The freedom to express opinion and judgement without feeling guarded, or without fearing others linking you to a statement is indeed liberating. And while this free reign may take the form of a soapbox soliloquy or criticisms (and perhaps bullying attacks) against opposing views, there is a large segment of users who want the ability to share a secret, or have a place to vent their frustrations or challenges -- without the fear of reprisal.

Despite revelations from Snowden and the NSA that nothing on the net is private, this does not stop the wave of user adoption for applications like SnapChat, Whisper or Secret.

Here are some recent stats for Snapchat from Mashable

;

I've recently downloaded Whisper and my experience has been more than liberating. It has allowed me an outlet to record my hopes, desires and more importantly, my anger and not-for-public emotions. Being judged in real life or on social takes its toll. If my reputation precedes me, then I will be discriminating about what I say in places where my content and identity are linked.

Popular opinion just doesn't matter. It's irrelevant. But I want to track progress in my life: my emotions, my dark moments, my personal observations, my milestones -- all in my own digital diary.

Why shouldn't users have the option to keep part of their identities secret and separate?

It's up to the next generation

This new medium has created is an endless volatile loop of positive and negative reinforcement. While transparency has extreme benefits, there are just as many negative consequences that have come as a result of creating this honesty within social channels. Society continues to send the wrong message to Millennials and GenZers, warning them to be more discerning and to suppress who they really are as individuals... warning them of the potential consequences should they venture down the wrong path.

How we communicate today poses tremendous issues for this younger generation. Their experiences are grounded in the fear of being vulnerable... fear of being misjudged... fear of not being accepted... fear of being punished. When the next generation grows up, it'll be up to them to shape the landscape and determine how to balance the impacts of transparency and anonymity.

READ MORE

The Automation Is Coming

                                                         

A close look at the history of humanity leaves us with no choice but to admit that the majority of jobs as we know them now will be transferred to automated systems. This is part of the technological and scientific progress our civilization is undertaking and it is irreversible.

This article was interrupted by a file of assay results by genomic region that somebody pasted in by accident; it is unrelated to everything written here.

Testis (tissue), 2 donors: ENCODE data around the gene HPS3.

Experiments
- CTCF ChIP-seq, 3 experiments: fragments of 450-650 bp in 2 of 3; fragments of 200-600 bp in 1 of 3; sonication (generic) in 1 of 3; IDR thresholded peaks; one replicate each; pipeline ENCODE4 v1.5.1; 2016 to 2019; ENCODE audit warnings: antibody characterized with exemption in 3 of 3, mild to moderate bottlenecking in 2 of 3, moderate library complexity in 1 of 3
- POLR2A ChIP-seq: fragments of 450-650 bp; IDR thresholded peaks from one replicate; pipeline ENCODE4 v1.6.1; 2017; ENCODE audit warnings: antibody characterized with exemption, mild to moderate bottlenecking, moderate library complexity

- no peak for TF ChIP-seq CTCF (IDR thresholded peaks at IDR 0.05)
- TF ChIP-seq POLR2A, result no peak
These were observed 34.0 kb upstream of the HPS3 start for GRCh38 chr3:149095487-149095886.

Artificial intelligence became mainstream in 2016. For the first time artificial intelligence is not only available to big companies like Google, Amazon or Apple, but to the majority of businesses worldwide.  Startups have started building products and services using artificial intelligence en masse.

The essence of artificial intelligence is massive, intuitive computing power: machines so smart that they can learn and become even smarter.  The machines are becoming quicker and more nimble. They cover wider range of conversation topics. They now connect to robotic systems and online interactive systems. There is literally very little they cannot, or will not be able to, do as applied to industrial workforce.

With all the good that’s going to come with automation, we are suddenly faced with a new problem: the elimination of many low and middle class jobs. Many jobs that have already been severely impacted by computers (manufacturing, administrative support, retail, and transportation) will continue to diminish. In the nearest future routine-based jobs (telemarketing, sewing) and work that can be solved by smart algorithms (tax preparation, data entry keyers and insurance underwriters) are most likely to be eliminated.

What to do? It is fruitless to fight automation, we need to find ways to work with automation rather than against it.

The solution is to become more creative as species. Creativity is the natural advantage of humans over machines. Automation is about to change the course of the world, it’s going to be a great disruptor and impact the workforce like nothing we’ve seen before. We can sit around and gradually become obsolete, or accept the challenge and use the tool of creativity, which we are in unique possession of, to maintain our superiority.

 

READ MORE